Published on November 24, 2014 by Amy
After the Civil War, Anglo-Americans swarmed into the Chiricahua homeland. Like Spaniards and Mexicans before them, they killed Apaches who defended themselves and their families. Immigrants believed it was their god-given right to take whatever they wanted.
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“The whole continent of North America appears to be destined by Divine Providence to be peopled by one nation, speaking one language, professing one general system of religious and political principles, and accustomed to one general tenor of social usages and customs. “(President John Quincy Adams, in a letter to his father, John Adams. In McDougall, Walter A. Promised Land, Crusader State: The American Encounter with the World Since 1776. New York: Houghton Mifflin, 1997:78. )
Whether being ironic or not, Mark Twain expressed the sentiments of many Anglo-Americans when he wrote about “The Nobel Red Man. “
“He is little, and scrawny, and black, and dirty; and, judged by even the most charitable of our canons of human excellence, is thoroughly pitiful and contemptible…. “There is nothing figurative, or moon shiny, or sentimental about his language. It is very simple and unostentatious, and consists of plain, straightforward lies. His “wisdom” conferred upon an idiot would leave that idiot helpless indeed…. “He is ignoble–base and treacherous, and hateful in every way…. His heart is a cesspool of falsehood, of treachery, and of low and devilish instincts…. “(The) Red Man is a skulking coward … who … kills helpless women and little children, and massacres the men in their beds; and then brags about it as long as he lives…. (“The Noble Red Man” by Mark Twain, First published in The Galaxy, 1870. )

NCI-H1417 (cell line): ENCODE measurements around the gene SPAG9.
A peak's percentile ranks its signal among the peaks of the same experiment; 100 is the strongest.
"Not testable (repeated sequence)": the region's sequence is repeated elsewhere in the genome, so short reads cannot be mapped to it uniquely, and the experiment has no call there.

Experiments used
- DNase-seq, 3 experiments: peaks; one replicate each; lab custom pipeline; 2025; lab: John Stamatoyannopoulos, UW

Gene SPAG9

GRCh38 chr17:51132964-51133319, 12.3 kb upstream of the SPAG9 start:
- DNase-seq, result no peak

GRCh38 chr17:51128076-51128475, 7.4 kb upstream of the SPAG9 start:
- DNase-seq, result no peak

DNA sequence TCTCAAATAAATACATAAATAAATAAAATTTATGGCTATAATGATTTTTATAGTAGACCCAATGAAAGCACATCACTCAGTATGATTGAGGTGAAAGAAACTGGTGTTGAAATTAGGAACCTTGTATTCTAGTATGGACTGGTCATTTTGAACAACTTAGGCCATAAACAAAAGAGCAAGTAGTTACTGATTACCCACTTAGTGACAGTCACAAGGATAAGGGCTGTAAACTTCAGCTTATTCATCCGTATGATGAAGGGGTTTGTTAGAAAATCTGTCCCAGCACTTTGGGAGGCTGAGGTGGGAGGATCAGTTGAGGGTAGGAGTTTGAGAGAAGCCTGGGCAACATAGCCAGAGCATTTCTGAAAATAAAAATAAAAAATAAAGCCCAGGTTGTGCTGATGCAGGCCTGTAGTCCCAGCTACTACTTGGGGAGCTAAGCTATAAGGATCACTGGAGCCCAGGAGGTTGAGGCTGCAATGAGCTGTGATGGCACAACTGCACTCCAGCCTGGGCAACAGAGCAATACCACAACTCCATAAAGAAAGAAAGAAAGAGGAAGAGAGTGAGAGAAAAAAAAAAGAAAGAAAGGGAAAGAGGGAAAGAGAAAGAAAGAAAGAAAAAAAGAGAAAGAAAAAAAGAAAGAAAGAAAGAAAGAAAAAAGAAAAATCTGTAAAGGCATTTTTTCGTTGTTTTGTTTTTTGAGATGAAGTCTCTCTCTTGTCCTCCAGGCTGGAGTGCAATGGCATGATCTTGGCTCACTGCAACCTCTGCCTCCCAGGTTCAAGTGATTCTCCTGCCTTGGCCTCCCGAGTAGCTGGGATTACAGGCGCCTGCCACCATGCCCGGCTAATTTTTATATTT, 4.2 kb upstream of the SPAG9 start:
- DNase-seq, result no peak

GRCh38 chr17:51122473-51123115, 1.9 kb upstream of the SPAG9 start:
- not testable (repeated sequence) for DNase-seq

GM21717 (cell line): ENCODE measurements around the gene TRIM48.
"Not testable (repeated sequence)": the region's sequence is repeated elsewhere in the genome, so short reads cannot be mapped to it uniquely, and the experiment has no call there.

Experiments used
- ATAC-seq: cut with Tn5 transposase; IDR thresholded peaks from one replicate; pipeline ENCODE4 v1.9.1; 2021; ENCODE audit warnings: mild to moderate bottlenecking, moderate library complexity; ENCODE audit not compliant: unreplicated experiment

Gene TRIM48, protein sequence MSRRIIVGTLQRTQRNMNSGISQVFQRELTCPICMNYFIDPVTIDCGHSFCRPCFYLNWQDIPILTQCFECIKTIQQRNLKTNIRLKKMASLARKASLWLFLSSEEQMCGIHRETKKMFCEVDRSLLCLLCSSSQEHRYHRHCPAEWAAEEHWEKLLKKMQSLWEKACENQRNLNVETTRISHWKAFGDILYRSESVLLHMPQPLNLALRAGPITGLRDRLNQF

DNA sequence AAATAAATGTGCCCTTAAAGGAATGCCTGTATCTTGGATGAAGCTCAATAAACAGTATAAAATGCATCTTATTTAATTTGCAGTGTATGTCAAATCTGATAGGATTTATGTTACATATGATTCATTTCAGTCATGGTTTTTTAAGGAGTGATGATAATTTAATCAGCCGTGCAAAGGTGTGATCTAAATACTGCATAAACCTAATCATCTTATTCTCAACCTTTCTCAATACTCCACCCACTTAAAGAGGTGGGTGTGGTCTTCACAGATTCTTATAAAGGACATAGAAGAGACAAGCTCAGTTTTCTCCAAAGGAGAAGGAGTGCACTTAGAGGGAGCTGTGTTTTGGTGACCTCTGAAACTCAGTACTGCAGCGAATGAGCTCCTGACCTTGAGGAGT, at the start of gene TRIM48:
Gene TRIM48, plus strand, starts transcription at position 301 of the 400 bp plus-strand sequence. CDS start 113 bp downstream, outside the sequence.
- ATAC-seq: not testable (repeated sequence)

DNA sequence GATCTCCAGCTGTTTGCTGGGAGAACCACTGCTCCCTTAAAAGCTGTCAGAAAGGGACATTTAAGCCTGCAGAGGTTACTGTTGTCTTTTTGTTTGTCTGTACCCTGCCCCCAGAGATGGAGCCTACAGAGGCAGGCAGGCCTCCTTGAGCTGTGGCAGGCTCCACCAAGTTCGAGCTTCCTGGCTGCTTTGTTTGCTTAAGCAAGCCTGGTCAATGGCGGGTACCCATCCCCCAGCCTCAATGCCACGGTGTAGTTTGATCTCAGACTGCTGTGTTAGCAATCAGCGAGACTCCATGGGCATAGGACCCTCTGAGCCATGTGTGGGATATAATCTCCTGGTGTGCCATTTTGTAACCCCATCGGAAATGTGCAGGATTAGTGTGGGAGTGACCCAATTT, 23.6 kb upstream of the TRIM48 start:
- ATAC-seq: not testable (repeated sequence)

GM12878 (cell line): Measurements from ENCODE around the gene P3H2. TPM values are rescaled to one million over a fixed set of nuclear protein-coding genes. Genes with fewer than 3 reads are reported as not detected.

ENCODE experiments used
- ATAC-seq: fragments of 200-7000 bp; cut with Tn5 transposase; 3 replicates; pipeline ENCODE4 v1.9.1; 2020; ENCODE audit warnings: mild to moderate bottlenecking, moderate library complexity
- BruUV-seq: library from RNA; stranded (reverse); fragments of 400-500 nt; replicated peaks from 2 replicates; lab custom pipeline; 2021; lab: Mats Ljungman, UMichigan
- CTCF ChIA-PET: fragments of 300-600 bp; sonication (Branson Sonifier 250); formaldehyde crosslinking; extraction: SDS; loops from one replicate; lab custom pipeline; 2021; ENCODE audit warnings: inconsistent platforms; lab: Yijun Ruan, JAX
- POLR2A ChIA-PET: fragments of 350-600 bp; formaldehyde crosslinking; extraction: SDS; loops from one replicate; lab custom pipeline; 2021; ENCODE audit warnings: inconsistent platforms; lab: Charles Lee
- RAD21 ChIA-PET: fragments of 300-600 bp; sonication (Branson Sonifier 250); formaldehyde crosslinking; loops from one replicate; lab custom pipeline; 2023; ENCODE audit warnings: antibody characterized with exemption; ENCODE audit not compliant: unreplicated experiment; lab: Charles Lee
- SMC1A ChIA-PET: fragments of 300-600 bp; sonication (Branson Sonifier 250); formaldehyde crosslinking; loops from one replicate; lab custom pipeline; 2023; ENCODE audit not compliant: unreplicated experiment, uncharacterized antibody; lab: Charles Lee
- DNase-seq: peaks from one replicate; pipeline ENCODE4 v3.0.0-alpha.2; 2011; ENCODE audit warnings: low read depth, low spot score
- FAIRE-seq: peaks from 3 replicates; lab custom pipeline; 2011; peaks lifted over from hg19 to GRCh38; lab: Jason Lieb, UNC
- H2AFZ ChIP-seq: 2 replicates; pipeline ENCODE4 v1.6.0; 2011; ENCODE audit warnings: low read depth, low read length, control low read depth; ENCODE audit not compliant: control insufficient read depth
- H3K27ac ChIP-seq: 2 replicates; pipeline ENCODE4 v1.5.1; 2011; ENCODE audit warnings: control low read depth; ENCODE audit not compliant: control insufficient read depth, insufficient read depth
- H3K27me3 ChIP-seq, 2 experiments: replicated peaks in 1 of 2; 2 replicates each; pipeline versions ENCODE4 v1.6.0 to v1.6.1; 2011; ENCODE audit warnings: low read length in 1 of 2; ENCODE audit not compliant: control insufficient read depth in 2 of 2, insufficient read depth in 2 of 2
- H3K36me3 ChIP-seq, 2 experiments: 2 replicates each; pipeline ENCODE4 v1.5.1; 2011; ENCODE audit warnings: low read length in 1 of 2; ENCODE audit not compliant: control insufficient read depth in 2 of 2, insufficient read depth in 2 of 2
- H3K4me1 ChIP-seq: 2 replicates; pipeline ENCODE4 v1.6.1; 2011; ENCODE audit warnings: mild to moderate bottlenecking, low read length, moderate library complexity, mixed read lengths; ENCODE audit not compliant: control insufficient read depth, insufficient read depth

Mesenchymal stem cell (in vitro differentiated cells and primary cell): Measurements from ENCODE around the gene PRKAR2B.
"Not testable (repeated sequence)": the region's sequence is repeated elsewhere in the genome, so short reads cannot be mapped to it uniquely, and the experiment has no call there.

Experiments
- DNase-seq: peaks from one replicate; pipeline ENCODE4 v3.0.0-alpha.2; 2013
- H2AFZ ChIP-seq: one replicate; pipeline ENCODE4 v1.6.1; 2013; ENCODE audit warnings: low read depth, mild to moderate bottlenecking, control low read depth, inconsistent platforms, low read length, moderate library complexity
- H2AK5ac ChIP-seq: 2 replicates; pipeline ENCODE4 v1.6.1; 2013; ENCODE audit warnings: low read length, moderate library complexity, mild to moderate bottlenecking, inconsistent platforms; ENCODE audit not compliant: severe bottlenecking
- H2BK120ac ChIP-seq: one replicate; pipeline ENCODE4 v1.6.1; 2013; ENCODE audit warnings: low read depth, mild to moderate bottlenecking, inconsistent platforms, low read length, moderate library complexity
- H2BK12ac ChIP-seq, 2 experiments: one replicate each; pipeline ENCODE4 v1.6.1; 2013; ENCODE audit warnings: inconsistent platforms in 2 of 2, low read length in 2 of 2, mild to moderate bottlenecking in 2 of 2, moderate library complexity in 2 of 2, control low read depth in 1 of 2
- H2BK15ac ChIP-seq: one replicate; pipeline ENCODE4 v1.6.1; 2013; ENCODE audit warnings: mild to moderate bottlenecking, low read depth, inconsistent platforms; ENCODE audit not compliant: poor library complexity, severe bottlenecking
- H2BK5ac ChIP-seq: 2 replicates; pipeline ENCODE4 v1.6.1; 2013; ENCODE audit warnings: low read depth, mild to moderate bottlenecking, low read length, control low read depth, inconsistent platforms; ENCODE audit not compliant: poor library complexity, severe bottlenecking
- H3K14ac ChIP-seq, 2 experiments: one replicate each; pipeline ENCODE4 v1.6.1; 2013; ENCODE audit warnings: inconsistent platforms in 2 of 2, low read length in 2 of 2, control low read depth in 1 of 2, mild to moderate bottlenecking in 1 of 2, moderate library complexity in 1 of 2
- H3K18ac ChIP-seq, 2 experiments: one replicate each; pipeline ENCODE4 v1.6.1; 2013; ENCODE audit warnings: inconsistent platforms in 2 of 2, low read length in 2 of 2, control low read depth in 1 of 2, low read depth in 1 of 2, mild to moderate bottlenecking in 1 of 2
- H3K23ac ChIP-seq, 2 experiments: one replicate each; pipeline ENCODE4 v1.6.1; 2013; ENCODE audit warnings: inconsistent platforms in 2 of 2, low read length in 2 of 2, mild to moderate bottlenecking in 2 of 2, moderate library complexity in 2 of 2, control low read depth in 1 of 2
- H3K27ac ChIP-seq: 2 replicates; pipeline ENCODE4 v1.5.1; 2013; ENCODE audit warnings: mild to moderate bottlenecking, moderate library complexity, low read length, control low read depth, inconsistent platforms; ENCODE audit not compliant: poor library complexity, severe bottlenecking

In 1871, the Indian Peace Commission, endorsed by President U. S. Grant, sent Vincent Colyer, Secretary of the Board of Indian Commissioners, to Arizona and New Mexico to create Indian reservations. Colyer described what he found.
“. . . (T)he Apache Indians were the friends of the Americans when they first knew them…. (T)hey have always desired peace with them, and when placed upon reservations in 1858 and 1859 were industrious, intelligent, and made rapid progress in the arts of civilization…. (T)he peaceable relations of the Apaches with the Americans continued until the latter adopted the Mexican theory of “extermination, ” and by acts of inhuman treachery and cruelty made them our implacable foes….” (Vincent Colyer, Secretary of the Board of Indian Commissioners, 1872:1. )
Arizona citizens condemned Grant’s “Peace Policy” and Colyer.
“(People) ought in justice to our murdered dead, dump the old devil into the shaft of some mine and pile rocks on him until he is dead. A rascal, who comes here to thwart the attempts of military and citizens to conquer… our savage foe, deserves to be stoned to death, like the treacherous black-hearted dog he is. “(John H. Marion, The Arizona Miner, 1871. Quoted in Wagoner 1970:133. )